The worst sin toward our fellow creatures is not to hate them, but to be indifferent to them: that's the essence of inhumanity. -George Bernard Shaw

Monday, February 14, 2005

BLM Hopes for Adopters with Good Intentions

  • New law may force sale of wild horses ...Feb. 13, By Ron Jackson, The Oklahoman

    "...More than 203,000 horses have been adopted through the Wild Horse & Burro Program since 1973. Last year, 6,660 horse were adopted.

    ...New legislation passed in December will force the Bureau of Land Management to sell every wild horse that is 10 years or older, or has proved unadoptable on three or more occasions.

    Agency spokeswoman Celia Boddington said the law directly will impact 8,440 of the 14,000 wild horses living at 10 long-term, government holding facilities, six of which are in Oklahoma. With planning for the sales already under way, wild horse advocates said they fear the animals will be slaughtered and shipped to foreign meat markets.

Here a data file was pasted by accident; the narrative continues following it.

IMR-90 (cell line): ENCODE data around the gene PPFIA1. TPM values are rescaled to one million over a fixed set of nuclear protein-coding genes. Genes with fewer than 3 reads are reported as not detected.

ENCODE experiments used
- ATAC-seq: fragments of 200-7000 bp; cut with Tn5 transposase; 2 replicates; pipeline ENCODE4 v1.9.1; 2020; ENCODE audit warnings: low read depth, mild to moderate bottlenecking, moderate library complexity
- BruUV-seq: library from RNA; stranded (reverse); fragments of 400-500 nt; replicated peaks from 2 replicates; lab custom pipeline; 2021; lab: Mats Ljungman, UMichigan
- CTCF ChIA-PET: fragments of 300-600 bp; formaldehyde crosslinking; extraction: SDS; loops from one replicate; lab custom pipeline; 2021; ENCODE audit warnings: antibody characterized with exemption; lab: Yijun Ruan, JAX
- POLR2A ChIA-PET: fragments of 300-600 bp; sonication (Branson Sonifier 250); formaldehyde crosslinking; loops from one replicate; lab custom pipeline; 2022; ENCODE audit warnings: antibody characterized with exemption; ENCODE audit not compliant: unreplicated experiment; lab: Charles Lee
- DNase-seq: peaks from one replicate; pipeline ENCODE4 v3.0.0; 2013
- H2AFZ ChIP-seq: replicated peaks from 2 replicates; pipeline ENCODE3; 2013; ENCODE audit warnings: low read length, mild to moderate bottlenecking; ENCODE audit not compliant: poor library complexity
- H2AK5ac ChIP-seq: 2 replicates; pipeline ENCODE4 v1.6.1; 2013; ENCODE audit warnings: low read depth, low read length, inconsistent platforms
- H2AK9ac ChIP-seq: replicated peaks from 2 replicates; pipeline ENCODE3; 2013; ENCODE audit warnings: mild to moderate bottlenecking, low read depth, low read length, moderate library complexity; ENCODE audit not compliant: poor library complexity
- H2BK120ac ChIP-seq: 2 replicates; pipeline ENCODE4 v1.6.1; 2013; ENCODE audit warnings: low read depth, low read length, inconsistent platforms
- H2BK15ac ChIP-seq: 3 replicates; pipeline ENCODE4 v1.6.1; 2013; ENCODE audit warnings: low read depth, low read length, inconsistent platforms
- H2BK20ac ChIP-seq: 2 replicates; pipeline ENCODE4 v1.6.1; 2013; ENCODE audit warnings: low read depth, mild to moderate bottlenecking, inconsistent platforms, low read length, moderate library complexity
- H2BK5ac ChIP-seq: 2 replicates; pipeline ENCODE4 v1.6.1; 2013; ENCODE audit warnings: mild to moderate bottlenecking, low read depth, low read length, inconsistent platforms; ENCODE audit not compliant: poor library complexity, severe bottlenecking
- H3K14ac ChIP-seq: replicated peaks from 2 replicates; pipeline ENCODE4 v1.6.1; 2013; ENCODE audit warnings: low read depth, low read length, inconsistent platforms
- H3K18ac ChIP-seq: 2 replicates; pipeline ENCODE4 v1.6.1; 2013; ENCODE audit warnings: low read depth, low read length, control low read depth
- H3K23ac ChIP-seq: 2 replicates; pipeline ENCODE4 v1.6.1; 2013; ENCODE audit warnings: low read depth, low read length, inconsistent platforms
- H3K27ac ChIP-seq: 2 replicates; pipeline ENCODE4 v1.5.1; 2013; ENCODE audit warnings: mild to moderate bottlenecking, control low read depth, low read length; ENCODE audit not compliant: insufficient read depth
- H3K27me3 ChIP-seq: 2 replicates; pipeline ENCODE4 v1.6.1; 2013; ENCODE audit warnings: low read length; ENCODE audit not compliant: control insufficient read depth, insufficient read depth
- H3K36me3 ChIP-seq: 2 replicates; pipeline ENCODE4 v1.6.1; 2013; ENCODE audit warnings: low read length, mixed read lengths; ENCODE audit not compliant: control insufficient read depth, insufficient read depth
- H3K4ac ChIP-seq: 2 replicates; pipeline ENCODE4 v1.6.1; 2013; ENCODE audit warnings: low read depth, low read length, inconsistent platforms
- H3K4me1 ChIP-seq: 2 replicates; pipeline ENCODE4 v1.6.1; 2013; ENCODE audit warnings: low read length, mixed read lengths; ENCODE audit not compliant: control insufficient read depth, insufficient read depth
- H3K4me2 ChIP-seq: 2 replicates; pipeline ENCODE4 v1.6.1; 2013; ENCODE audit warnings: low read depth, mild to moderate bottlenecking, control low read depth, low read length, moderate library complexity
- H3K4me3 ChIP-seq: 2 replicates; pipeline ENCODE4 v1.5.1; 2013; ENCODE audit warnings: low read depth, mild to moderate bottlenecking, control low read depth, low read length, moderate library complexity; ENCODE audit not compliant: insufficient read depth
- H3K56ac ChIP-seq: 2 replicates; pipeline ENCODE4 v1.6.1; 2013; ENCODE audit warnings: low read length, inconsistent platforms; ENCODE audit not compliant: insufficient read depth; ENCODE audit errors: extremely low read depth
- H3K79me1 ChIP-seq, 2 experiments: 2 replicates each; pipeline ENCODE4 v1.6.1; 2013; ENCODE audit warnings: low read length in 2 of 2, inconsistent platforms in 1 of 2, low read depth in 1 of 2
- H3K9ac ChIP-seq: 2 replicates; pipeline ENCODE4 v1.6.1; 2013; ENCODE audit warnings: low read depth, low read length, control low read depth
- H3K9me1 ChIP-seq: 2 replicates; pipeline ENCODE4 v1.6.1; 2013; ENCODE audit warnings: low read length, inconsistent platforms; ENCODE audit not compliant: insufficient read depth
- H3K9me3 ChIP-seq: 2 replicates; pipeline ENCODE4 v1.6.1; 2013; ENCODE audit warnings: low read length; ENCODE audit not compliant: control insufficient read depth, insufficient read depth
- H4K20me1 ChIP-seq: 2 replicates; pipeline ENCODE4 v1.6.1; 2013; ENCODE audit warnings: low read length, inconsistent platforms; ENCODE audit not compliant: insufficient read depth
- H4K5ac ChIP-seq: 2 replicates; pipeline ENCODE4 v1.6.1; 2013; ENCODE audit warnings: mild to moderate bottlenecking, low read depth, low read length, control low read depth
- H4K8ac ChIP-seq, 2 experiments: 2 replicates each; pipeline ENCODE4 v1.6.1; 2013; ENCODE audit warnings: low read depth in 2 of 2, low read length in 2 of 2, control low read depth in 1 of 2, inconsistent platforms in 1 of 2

'If you sell these horses without restrictions -- as the law is currently written -- it is very likely most of these horses will be sent to slaughterhouses for human consumption abroad,' said Californian Virginie Parant, founder of American Wild Horse Preservation Campaign. 'Now, because of the public outcry, the BLM has been slow in implementing these sales.'

    Restoration process
    This month, U.S. Rep. Nick Rahall, D-W.Va., introduced a bill which would restore old protections.

    Citizens have been permitted to adopt a wild horse or burro from the agency's Wild Horse & Burro Program since 1973. The new law does not eliminate the adoption process, which still requires government field workers to inspect adopters for one year before they receive title to the horse or burro in their care.

    ...An estimated 37,000 mustangs wander public rangelands throughout the west. They share the public land with several million head of cattle, prompting some cattle ranchers to complain about overgrazing.

    ...Mark Robertson of Hugo isn't sure how he feels about the new law. He owns 12 horses through the agency's adoption program, and said he has seen the best and worst from those who have adopted.

    'I know one guy who had adopted 50 of these wild horses,' Robertson said. 'Once they became his property, he cut off their heads and sold them. He made about $600 apiece. So people are always going to find loopholes.'

    'As for me, we love these horses. My family and I love to take them on trail rides.'"


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